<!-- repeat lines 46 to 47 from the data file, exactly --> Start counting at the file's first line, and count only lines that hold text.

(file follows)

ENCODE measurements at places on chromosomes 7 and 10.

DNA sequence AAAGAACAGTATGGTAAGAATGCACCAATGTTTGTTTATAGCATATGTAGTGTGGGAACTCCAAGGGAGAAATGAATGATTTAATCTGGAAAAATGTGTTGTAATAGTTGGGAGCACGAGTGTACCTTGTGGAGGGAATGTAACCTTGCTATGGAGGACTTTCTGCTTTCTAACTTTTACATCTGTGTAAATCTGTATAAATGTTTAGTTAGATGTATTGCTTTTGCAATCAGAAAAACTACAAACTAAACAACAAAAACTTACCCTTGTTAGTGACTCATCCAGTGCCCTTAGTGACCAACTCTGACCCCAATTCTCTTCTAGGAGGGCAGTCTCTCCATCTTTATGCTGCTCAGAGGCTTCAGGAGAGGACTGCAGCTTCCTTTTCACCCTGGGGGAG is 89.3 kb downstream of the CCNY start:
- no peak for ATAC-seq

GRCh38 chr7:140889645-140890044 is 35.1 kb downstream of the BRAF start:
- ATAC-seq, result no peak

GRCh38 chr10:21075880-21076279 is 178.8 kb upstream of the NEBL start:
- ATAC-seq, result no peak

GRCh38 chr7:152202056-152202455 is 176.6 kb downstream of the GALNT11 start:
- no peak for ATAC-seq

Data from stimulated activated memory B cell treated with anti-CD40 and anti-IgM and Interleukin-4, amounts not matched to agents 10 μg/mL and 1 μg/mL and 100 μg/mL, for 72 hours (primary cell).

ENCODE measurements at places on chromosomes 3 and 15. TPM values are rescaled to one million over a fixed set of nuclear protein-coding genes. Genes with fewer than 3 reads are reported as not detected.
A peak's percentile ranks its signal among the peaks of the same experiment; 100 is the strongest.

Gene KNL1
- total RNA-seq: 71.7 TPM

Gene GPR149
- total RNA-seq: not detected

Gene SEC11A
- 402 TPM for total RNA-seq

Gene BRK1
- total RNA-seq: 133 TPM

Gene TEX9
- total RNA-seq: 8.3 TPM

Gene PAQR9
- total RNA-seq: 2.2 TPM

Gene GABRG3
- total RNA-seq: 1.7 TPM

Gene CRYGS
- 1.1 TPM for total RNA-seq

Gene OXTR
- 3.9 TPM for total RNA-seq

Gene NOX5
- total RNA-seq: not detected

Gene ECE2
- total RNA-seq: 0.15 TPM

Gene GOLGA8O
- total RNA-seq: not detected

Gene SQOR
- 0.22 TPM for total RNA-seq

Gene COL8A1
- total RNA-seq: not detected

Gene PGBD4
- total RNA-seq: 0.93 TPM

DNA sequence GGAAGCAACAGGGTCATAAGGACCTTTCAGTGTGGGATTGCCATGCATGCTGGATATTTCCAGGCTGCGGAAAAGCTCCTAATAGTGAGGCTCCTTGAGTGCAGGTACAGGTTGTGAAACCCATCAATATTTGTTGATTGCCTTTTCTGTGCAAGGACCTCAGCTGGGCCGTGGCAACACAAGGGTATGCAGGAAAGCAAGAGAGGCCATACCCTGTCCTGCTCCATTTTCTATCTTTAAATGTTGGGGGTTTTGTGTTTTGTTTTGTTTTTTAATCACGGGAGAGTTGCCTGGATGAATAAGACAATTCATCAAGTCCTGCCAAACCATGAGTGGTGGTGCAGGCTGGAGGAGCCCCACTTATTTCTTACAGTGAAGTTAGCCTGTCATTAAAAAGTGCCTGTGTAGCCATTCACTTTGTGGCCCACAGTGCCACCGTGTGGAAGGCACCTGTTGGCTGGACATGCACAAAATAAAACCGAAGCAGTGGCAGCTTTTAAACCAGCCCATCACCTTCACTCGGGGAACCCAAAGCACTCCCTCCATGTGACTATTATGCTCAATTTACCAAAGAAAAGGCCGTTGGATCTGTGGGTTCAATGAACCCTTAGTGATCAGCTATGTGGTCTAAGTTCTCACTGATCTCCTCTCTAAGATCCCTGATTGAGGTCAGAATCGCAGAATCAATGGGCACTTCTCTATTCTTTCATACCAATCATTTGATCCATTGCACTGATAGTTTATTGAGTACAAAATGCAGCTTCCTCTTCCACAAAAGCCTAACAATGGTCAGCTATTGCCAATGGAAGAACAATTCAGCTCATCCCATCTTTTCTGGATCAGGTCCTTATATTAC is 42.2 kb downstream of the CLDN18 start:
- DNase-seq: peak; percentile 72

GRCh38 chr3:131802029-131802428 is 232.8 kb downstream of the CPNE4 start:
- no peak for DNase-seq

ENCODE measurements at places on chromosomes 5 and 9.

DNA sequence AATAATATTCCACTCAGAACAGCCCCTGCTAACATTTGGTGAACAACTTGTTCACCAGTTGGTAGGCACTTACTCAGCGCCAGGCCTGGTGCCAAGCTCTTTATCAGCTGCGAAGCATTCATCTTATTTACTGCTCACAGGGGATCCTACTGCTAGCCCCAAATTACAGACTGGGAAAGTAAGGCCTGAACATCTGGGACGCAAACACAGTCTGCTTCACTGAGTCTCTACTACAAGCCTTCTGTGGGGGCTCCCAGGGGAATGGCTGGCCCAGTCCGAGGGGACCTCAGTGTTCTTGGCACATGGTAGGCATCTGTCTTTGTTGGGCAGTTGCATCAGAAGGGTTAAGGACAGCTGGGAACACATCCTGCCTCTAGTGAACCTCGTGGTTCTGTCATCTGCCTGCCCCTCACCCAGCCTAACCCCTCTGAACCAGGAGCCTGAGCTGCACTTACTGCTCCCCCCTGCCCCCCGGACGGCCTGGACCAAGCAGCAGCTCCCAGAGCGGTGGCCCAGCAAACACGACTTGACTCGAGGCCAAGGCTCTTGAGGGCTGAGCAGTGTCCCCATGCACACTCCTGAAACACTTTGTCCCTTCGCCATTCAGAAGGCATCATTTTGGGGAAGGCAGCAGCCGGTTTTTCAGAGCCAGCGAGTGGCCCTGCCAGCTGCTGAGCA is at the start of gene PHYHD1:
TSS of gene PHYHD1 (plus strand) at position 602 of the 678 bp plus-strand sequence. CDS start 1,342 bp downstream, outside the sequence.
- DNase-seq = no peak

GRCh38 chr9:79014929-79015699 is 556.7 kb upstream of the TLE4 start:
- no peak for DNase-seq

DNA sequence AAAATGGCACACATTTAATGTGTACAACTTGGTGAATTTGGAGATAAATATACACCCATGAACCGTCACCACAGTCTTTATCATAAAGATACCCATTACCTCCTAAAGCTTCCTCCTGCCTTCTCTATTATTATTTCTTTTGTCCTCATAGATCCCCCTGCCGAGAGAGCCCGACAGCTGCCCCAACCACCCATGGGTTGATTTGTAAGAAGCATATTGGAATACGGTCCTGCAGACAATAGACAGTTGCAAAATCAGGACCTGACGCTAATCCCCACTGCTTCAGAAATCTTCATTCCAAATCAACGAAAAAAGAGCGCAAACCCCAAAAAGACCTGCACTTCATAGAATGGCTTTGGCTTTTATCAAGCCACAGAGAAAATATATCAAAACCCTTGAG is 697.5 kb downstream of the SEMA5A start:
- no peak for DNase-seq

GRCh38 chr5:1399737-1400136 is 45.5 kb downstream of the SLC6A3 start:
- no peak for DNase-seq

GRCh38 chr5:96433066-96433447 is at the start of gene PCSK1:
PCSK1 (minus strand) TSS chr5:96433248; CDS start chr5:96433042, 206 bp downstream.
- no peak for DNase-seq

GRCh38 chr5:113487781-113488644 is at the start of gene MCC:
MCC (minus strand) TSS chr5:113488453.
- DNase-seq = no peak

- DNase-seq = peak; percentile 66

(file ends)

- no peak for DNase-seq

ENCODE measurements at places on chromosomes 5 and 9.